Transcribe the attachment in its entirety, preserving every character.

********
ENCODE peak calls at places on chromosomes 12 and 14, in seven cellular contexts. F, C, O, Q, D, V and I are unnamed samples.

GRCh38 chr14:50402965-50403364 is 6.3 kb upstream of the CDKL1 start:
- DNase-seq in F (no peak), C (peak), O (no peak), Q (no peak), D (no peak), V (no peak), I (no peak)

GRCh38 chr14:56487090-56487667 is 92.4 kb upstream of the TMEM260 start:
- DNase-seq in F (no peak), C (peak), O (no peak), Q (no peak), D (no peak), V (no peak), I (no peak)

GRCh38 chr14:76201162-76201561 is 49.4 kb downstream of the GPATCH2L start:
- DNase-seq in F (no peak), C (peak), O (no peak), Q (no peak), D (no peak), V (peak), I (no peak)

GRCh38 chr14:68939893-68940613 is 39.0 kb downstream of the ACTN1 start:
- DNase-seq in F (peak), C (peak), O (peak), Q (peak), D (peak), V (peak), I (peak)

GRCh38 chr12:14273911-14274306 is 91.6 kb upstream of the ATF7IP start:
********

ENCODE peak calls at places on chromosomes 12 and 14, in seven cellular contexts. F, C, O, Q, D, V and I are unnamed samples.

GRCh38 chr14:50402965-50403364 is 6.3 kb upstream of the CDKL1 start:
- DNase-seq in F (no peak), C (peak), O (no peak), Q (no peak), D (no peak), V (no peak), I (no peak)

GRCh38 chr14:56487090-56487667 is 92.4 kb upstream of the TMEM260 start:
- DNase-seq in F (no peak), C (peak), O (no peak), Q (no peak), D (no peak), V (no peak), I (no peak)

GRCh38 chr14:76201162-76201561 is 49.4 kb downstream of the GPATCH2L start:
- DNase-seq in F (no peak), C (peak), O (no peak), Q (no peak), D (no peak), V (peak), I (no peak)

GRCh38 chr14:68939893-68940613 is 39.0 kb downstream of the ACTN1 start:
- DNase-seq in F (peak), C (peak), O (peak), Q (peak), D (peak), V (peak), I (peak)

GRCh38 chr12:14273911-14274306 is 91.6 kb upstream of the ATF7IP start: